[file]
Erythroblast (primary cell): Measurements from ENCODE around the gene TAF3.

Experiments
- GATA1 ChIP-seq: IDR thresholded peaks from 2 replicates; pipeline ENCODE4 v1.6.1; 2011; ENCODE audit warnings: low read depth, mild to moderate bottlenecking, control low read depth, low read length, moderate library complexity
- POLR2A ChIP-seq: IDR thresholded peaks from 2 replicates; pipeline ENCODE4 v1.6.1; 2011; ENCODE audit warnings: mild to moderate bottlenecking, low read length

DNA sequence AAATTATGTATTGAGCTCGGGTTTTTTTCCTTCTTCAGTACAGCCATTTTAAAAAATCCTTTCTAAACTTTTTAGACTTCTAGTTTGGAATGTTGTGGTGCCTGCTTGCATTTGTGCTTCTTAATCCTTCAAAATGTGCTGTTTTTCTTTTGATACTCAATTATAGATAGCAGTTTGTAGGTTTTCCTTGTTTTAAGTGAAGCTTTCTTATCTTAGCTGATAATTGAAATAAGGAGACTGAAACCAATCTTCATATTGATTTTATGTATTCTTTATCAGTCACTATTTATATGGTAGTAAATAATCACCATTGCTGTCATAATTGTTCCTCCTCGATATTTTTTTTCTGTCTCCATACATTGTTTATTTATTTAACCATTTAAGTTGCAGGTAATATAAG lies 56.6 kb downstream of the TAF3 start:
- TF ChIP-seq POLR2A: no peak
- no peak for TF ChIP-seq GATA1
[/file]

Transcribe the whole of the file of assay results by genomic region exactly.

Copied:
Erythroblast (primary cell): Measurements from ENCODE around the gene TAF3.

Experiments
- GATA1 ChIP-seq: IDR thresholded peaks from 2 replicates; pipeline ENCODE4 v1.6.1; 2011; ENCODE audit warnings: low read depth, mild to moderate bottlenecking, control low read depth, low read length, moderate library complexity
- POLR2A ChIP-seq: IDR thresholded peaks from 2 replicates; pipeline ENCODE4 v1.6.1; 2011; ENCODE audit warnings: mild to moderate bottlenecking, low read length

DNA sequence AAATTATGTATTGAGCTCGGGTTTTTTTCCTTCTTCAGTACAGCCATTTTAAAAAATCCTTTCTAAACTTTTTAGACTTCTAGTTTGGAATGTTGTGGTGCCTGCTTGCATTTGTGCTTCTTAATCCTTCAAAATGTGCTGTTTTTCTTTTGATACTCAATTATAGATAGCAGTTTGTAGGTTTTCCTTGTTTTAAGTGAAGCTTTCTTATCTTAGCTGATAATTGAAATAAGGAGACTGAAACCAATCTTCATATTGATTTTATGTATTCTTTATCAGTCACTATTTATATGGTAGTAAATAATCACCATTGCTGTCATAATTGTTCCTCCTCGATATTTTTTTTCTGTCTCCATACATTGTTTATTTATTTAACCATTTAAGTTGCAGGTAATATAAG lies 56.6 kb downstream of the TAF3 start:
- TF ChIP-seq POLR2A: no peak
- no peak for TF ChIP-seq GATA1